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Beyond Longridge

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The Charity Tax Group (to which I am technical adviser) has kept a close eye on the litigation relating to Longridge, since it concerns a valuable charity VAT relief, the broadest application of which is of great benefit to many charities.
The line of case law that has allowed the zero rate for new buildings to apply, even where charities ‘sell’ their services, starting with Yarburgh [2002] STC 207, has been based on old legal precedents which have been used in the UK to determine whether or not a person’s activity is a ‘business’. The VAT relief for new buildings applies where the use of the building is (more or less) for non-business activities. The key criterion set by these cases is that one looks not merely at whether charges are made for services, but what the ‘predominant concern’ of the supplier is. If the predominant concern is making supplies for charges, it is a business. If the predominant concern is providing the activity, and making charges is merely a means to that end, it may not amount to a business.
The predominant concern test has always been difficult to understand, being somewhat circular in nature. After all, if you believe that making charges is not your predominant concern, it is because you do not regard your activity as a business, so it seems strange then to use that as the test of what is a business. It is self-suggesting. But in practice, courts have looked at the level of subsidy offered, the use of volunteer labour, and the values of the organisation, to draw these conclusions. This worked well as long as the principle wasn’t pushed too far.
But a crucial aspect was the linking of the concept of ‘business’ in UK law with that of ‘economic activity’ in EU law. It was generally accepted, probably correctly, that the two were to be regarded the same as far as this VAT relief was concerned, but this meant that the definition of ‘economic activity’ in EU law is determinative. HMRC thought that the ‘predominant concern’ test had no basis in EU law. It cited the CJEU decision of Finland (Case C-246/08) in support of this. The First-tier and Upper Tribunals were not prepared to accept that predominant concern was contradicted by this decision, but the Court of Appeal – in Longridge on the Thames v HMRC [2016] EWCA Civ 930 (reported in Tax Journal, 9 September 2016) – has decided that ‘predominant concern’ is incompatible with it. Longridge lost the case, and we face an uncertain future on the application of the relief more widely.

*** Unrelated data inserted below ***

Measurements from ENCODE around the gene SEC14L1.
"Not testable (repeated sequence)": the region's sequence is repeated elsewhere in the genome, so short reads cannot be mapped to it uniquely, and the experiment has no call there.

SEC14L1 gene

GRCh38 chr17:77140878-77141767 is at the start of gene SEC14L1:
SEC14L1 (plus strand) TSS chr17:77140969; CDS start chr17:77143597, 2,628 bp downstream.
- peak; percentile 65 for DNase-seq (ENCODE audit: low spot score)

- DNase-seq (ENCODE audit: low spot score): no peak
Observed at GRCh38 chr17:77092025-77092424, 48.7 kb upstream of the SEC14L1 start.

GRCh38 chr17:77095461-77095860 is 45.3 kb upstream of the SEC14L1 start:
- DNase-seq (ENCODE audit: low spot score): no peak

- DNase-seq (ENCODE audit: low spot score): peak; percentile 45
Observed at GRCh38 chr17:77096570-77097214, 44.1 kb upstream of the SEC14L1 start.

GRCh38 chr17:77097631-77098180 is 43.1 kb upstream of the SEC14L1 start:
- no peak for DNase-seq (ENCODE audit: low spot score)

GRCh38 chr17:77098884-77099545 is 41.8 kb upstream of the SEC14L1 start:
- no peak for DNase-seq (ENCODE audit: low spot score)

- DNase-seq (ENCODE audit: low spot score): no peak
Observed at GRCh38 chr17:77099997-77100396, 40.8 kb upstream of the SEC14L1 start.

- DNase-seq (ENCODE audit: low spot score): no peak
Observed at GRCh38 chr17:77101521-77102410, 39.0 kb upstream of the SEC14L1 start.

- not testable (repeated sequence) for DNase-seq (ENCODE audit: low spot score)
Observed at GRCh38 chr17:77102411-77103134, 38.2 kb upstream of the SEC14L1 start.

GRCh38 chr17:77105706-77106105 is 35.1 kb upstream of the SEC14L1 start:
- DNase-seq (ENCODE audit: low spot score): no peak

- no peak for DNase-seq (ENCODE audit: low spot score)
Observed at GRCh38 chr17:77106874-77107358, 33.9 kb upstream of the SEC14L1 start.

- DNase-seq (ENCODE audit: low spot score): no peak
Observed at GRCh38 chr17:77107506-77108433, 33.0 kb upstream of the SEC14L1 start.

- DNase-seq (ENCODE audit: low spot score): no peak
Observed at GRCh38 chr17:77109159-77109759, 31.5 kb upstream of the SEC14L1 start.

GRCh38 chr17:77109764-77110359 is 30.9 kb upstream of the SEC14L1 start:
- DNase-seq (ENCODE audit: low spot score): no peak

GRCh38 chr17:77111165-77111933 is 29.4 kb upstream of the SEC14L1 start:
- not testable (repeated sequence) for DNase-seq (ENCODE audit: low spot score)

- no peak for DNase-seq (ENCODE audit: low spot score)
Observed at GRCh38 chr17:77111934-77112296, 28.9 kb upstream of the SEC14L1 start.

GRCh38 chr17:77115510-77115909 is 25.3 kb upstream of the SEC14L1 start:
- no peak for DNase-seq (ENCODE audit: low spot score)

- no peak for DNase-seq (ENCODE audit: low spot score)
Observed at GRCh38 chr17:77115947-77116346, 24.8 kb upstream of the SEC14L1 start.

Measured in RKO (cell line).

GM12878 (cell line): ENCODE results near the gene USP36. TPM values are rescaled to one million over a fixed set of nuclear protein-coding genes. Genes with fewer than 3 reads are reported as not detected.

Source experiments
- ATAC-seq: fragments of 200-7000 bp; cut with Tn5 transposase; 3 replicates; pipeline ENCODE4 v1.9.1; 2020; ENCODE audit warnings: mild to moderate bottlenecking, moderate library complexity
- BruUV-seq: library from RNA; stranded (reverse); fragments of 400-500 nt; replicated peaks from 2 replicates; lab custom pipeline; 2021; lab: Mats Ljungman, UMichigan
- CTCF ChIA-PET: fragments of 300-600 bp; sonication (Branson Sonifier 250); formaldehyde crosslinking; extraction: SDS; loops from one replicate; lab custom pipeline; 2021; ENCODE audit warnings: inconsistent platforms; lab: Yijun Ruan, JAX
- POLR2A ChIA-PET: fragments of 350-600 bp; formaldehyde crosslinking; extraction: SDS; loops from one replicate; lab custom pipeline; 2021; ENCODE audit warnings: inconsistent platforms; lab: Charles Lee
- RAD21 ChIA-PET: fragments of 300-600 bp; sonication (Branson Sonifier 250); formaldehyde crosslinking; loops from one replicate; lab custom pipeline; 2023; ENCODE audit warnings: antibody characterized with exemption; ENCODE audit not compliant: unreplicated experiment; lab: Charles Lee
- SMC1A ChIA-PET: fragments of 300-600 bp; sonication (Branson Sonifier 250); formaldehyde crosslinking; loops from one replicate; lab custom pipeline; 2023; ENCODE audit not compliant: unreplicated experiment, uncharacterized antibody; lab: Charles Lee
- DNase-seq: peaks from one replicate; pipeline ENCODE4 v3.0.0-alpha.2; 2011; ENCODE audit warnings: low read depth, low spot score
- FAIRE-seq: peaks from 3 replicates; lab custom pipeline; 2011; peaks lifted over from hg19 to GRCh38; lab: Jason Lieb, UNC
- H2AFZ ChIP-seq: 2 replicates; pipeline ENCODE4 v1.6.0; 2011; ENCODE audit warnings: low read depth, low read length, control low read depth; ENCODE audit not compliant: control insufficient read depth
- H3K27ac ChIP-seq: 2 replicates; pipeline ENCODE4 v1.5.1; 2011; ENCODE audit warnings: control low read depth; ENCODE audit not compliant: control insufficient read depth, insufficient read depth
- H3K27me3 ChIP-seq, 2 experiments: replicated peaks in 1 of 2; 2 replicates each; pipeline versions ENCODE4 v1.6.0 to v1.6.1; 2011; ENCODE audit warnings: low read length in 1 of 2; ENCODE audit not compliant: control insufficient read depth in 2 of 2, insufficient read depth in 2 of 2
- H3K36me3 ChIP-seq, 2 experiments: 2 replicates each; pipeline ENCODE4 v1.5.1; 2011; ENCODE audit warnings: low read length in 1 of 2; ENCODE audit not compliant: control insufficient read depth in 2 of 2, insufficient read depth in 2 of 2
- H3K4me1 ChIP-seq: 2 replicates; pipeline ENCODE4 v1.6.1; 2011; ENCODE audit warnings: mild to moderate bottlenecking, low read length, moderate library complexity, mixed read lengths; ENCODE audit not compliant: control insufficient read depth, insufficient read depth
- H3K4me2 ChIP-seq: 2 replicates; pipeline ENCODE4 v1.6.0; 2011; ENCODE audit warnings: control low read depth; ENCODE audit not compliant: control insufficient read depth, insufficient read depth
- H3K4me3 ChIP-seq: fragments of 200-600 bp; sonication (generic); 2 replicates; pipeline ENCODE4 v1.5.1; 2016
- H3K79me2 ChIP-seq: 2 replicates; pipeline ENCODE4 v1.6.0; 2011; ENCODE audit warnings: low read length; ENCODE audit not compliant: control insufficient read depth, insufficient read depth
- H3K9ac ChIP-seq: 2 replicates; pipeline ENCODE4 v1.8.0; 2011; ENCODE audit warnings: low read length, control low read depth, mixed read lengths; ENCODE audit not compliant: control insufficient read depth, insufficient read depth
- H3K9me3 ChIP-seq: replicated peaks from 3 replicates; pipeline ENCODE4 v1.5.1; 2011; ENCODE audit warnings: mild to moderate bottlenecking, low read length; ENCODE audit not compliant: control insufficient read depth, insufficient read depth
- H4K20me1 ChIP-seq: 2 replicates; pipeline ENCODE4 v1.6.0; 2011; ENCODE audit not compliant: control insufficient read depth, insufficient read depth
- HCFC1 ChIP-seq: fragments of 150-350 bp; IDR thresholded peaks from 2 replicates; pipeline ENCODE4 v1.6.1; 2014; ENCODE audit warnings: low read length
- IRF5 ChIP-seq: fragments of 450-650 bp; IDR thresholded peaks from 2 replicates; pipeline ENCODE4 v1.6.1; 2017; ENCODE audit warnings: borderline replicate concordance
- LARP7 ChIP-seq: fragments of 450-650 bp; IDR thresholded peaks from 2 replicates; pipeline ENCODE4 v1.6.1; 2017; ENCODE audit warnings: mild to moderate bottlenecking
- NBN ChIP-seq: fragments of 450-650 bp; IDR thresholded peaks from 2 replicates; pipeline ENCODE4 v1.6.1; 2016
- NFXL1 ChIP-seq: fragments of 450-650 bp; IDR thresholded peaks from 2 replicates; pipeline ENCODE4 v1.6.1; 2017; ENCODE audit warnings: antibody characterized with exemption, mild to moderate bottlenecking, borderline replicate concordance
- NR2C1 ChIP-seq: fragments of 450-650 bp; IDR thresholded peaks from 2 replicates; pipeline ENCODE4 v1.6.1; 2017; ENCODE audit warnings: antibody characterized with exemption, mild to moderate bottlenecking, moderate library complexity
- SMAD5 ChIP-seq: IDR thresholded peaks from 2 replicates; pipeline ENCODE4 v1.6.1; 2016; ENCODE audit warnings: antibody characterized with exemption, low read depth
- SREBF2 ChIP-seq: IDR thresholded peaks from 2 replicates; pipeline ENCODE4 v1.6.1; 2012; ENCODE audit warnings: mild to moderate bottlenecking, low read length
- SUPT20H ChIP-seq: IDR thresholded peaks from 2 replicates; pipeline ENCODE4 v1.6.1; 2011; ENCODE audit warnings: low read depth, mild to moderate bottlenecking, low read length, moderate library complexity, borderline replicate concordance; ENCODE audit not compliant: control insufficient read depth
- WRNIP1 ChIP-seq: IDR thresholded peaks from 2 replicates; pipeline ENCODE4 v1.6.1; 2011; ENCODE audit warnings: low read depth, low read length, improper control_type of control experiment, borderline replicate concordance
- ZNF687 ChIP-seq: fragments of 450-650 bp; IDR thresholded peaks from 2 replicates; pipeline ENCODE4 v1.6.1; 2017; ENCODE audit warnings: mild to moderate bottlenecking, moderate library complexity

It seems clear that HMRC will challenge any basis for relief using the discredited test. It is possible it will also simply assert that all cases where the services carry charges (however low) must be regarded as ‘business’. But HMRC may yet preserve other traditional tests that are potentially acceptable under EU law, such as whether the activity is carried on in a generally business-like manner, whether it is open to any competition in the ‘market’, and potentially whether it is ‘earnestly pursued’. If so, this will limit application to very small charities, or those which make no charges for the activities housed in the building (whatever the scale of the resultant operation). But the issue of generation of incidental or unpredictable income (perhaps arising ‘downstream’ from the non-business activity) may be considered afresh following this decision. And charities that have planned to make charges may consider other forms of funding, such as crowd funding, or requests for donations. Will HMRC seek ways of trying to allege that these are consideration for supplies and thus still a ‘business’? Only time will tell.
And there is a real cloud hanging over charities that have issued certificates of qualification for the zero rate and which may now find HMRC looking into this. We will need to keep alert to any trend in that direction which might cause distress to a large number of charities. The Charity Tax Group would like to hear of any such cases so the issue can be monitored. 
Issue: 1323
Categories: In brief